You young whippersnappers! You think just because some glorified bartender figures out there's more to a cocktail than syrupy fruit liqueurs and vodkas shaken together with too much ice, you've invented more trendy cocktails. Well, we were drinking these cocktails back when you got three for a dollar and went back to work after! Now put the vermouth back in the martini, throw out that Commie vodka business, and get off my lawn!
In all seriousness, where the past 10 years have been the Vodka Decade--vodka was turning up in martinis, for God's sake--many of the rediscovered cocktails that have been turning up on menus contain the ultimate "old man" spirit: gin.
Gin is an acquired taste when you've been used to the soulless, flavorless chill of vodka. A friend of mine, trying it for the first time, said it tastes like fellating a pine tree, as succinct a description of cheap gin as I've ever heard.
Gin producers, facing oblivion, listened, and they improved the quality of their spirits. It started with Bombay Sapphire. Plymouth started being exported, though its juniper flavor was a little much for gin newbies. Hendricks came out with its non-standard bottle and appealing-to-quirkiness adverts, though the slippery cucumber flavor makes for a great G&T and a very odd martini. The French and Americans have gotten into the gin business, with Citadelle and Bluecoat American, both quite good. The most versatile gin, though--the one that seems to play best in every preparation, from martinis to complex cocktails--is Martin Miller's.
Below are five "old man" cocktails enjoying a renaissance.
An apéritif in Continental Europe can be anything from anisette to Champagne. What stimulates the appetite best, though, is a bitter flavor. The Negroni, invented in 1919, is equal parts gin, Campari and sweet (red) vermouth that's stirred with ice and strained into a cocktail or old-fashioned glass with an orange twist. Don't serve huge pours of this; it's a sipping drink.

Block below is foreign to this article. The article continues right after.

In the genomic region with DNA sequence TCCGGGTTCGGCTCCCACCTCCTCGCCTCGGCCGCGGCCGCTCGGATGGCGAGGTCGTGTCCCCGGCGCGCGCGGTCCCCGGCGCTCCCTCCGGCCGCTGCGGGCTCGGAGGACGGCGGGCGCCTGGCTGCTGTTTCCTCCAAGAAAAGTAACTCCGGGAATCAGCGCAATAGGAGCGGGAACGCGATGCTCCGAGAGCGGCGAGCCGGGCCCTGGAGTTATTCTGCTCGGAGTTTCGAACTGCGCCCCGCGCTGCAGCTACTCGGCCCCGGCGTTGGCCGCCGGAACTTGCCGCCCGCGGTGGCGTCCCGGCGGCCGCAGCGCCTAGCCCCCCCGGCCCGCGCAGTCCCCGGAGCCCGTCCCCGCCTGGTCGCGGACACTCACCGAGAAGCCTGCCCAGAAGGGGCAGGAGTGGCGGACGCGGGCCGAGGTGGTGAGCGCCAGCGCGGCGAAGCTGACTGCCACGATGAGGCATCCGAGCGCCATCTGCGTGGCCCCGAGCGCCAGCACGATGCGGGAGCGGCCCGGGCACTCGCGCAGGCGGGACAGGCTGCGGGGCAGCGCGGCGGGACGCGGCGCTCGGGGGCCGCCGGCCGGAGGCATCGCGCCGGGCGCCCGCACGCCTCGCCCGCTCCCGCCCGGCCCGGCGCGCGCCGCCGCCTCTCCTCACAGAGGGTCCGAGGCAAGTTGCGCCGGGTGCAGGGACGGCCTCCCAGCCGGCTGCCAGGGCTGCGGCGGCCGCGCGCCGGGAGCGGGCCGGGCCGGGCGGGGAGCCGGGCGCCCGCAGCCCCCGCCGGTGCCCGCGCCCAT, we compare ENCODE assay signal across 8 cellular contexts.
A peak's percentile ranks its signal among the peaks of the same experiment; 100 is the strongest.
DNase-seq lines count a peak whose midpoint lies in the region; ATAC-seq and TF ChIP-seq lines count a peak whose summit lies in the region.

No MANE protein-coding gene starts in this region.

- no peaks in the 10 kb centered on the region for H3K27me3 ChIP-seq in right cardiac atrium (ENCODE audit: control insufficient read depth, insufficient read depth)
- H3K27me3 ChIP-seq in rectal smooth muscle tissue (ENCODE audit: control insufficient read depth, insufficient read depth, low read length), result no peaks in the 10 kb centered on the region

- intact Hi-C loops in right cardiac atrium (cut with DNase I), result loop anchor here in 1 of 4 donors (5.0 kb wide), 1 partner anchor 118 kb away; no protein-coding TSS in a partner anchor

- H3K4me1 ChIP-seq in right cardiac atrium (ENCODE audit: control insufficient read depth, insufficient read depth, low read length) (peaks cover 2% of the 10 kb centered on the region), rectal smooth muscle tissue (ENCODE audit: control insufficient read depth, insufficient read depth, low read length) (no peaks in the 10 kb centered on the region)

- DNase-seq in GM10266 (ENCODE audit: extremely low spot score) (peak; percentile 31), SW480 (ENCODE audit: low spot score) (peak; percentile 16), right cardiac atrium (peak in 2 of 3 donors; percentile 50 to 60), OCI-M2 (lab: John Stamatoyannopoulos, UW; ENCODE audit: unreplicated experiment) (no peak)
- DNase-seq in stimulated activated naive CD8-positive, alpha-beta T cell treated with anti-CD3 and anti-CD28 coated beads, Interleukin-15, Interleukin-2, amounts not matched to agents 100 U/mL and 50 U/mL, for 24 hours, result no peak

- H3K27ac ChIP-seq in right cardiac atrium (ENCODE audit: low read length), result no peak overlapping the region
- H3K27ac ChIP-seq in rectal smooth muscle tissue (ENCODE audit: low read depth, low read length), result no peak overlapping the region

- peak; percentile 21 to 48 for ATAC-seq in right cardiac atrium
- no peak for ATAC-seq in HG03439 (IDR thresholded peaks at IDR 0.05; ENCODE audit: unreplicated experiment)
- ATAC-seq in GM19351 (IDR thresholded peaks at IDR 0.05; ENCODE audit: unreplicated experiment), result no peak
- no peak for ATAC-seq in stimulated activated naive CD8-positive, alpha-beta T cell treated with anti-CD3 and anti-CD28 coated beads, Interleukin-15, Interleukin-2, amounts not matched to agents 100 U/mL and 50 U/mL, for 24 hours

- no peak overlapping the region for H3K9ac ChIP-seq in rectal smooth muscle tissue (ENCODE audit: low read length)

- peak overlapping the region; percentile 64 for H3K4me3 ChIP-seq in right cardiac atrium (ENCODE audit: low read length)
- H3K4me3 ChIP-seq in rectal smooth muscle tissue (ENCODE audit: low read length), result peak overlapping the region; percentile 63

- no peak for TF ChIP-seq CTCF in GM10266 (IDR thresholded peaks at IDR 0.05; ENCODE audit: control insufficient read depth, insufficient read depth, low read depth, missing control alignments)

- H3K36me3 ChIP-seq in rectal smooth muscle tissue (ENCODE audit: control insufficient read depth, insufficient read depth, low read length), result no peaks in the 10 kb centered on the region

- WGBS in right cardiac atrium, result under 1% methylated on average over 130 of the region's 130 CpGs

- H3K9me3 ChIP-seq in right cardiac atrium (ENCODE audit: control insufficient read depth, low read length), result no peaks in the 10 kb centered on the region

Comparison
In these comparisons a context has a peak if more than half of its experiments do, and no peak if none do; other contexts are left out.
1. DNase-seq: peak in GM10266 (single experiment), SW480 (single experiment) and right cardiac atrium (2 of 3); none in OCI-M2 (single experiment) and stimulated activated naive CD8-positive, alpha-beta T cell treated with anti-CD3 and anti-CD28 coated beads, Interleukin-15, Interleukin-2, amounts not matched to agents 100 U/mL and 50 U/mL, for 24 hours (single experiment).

2. Ramos Gin Fizz
The world owes a very great debt to New Orleans, mostly for its food--but the Roosevelt Hotel, just off Canal Street, has given us the Sazerac (a topic for a separate post) and the Ramos Gin Fizz, a brunch favorite that's one of the best excuses ever for drinking before noon. It's complex but worth it. Shake together 2 ounces of gin, 1 ounce of simple syrup, 0.5 ounces each of lime and lemon juices, 1 ounce heavy cream, a dash of orange flower water, and an egg white. Add ice and shake again, then strain into a highball glass and top with a spritz of soda water.
3. Tom Collins
One of those drinks that everyone's heard of, but no one seems to know how to make. You can buy bottles of sticky, processed Collins mix in stores, but it's easy to make this at home. Superfine sugar is not the same thing as powdered sugar (the latter has cornstarch in it)--make your own by taking plain sugar and putting it through a food processor for 30 seconds. Shake 2 ounces of gin, 1 ounce of fresh lemon juice and 1 teaspoon of superfine (not powdered) sugar with ice. Strain into a highball glass filled with ice and top with 3 ounces of club soda. Garnish with a maraschino cherry (or better yet, a brandied black cherry) and an orange slice.
4. Pink Gin
Once you've fallen in love with gin, the simplest of cocktail recipes is open to you. Pink gin is nothing but 3 dashes of Angostura bitters and 3 ounces of gin that's put in an old-fashioned glass and swirled until the drink turns pink. That's it. This may be the oldest gin cocktail recipe in the world, since it reached its heyday during the reign of Queen Victoria.
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The gimlet is the first of the gin-based classic cocktails to be corrupted by the insidious forces of vodka, as well as the cocktail most open to mixological meddling. Traditionally, it's just 2 ounces of gin and with almost (but not quite) the same amount of Rose's Lime Juice--yes, that sticky, sweet concoction nearly universally panned by bartenders everywhere--stirred with ice and strained into a cocktail glass (or poured over ice in an old-fashioned glass).